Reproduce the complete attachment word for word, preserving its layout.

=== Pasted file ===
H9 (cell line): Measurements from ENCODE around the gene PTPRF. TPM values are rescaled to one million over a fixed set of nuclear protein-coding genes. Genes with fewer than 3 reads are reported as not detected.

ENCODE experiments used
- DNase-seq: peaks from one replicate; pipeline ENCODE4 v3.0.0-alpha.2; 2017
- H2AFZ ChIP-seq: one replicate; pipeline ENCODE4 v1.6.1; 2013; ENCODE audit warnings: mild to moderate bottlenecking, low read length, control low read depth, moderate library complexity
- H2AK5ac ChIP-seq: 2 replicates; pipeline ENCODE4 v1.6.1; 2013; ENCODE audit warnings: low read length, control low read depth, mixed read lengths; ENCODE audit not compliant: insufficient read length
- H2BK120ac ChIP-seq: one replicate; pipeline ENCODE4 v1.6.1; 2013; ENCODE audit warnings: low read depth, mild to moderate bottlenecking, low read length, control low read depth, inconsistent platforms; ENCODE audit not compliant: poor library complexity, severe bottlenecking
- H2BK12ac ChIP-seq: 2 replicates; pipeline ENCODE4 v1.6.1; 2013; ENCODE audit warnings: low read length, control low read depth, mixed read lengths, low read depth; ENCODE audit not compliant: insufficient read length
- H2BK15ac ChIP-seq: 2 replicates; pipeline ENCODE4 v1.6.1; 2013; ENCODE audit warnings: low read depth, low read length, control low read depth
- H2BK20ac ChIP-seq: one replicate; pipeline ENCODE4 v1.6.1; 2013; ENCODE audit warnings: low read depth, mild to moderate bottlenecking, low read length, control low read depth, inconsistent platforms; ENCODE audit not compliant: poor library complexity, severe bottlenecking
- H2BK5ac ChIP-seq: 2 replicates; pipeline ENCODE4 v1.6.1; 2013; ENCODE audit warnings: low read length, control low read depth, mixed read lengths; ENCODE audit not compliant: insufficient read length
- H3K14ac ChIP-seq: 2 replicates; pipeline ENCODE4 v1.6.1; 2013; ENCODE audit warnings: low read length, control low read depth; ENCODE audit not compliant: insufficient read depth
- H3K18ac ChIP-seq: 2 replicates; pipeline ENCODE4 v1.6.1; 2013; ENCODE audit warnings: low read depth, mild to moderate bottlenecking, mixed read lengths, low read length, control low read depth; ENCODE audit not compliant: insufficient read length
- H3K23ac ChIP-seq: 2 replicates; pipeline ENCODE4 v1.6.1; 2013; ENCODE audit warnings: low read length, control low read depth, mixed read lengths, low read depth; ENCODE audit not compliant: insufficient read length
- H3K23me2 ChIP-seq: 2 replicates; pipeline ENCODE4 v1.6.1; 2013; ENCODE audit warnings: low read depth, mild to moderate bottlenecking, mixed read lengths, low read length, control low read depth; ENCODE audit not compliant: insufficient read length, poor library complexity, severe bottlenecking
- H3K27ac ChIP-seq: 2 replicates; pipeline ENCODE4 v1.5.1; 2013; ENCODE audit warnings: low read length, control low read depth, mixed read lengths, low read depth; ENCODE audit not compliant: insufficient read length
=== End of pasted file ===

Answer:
H9 (cell line): Measurements from ENCODE around the gene PTPRF. TPM values are rescaled to one million over a fixed set of nuclear protein-coding genes. Genes with fewer than 3 reads are reported as not detected.

ENCODE experiments used
- DNase-seq: peaks from one replicate; pipeline ENCODE4 v3.0.0-alpha.2; 2017
- H2AFZ ChIP-seq: one replicate; pipeline ENCODE4 v1.6.1; 2013; ENCODE audit warnings: mild to moderate bottlenecking, low read length, control low read depth, moderate library complexity
- H2AK5ac ChIP-seq: 2 replicates; pipeline ENCODE4 v1.6.1; 2013; ENCODE audit warnings: low read length, control low read depth, mixed read lengths; ENCODE audit not compliant: insufficient read length
- H2BK120ac ChIP-seq: one replicate; pipeline ENCODE4 v1.6.1; 2013; ENCODE audit warnings: low read depth, mild to moderate bottlenecking, low read length, control low read depth, inconsistent platforms; ENCODE audit not compliant: poor library complexity, severe bottlenecking
- H2BK12ac ChIP-seq: 2 replicates; pipeline ENCODE4 v1.6.1; 2013; ENCODE audit warnings: low read length, control low read depth, mixed read lengths, low read depth; ENCODE audit not compliant: insufficient read length
- H2BK15ac ChIP-seq: 2 replicates; pipeline ENCODE4 v1.6.1; 2013; ENCODE audit warnings: low read depth, low read length, control low read depth
- H2BK20ac ChIP-seq: one replicate; pipeline ENCODE4 v1.6.1; 2013; ENCODE audit warnings: low read depth, mild to moderate bottlenecking, low read length, control low read depth, inconsistent platforms; ENCODE audit not compliant: poor library complexity, severe bottlenecking
- H2BK5ac ChIP-seq: 2 replicates; pipeline ENCODE4 v1.6.1; 2013; ENCODE audit warnings: low read length, control low read depth, mixed read lengths; ENCODE audit not compliant: insufficient read length
- H3K14ac ChIP-seq: 2 replicates; pipeline ENCODE4 v1.6.1; 2013; ENCODE audit warnings: low read length, control low read depth; ENCODE audit not compliant: insufficient read depth
- H3K18ac ChIP-seq: 2 replicates; pipeline ENCODE4 v1.6.1; 2013; ENCODE audit warnings: low read depth, mild to moderate bottlenecking, mixed read lengths, low read length, control low read depth; ENCODE audit not compliant: insufficient read length
- H3K23ac ChIP-seq: 2 replicates; pipeline ENCODE4 v1.6.1; 2013; ENCODE audit warnings: low read length, control low read depth, mixed read lengths, low read depth; ENCODE audit not compliant: insufficient read length
- H3K23me2 ChIP-seq: 2 replicates; pipeline ENCODE4 v1.6.1; 2013; ENCODE audit warnings: low read depth, mild to moderate bottlenecking, mixed read lengths, low read length, control low read depth; ENCODE audit not compliant: insufficient read length, poor library complexity, severe bottlenecking
- H3K27ac ChIP-seq: 2 replicates; pipeline ENCODE4 v1.5.1; 2013; ENCODE audit warnings: low read length, control low read depth, mixed read lengths, low read depth; ENCODE audit not compliant: insufficient read length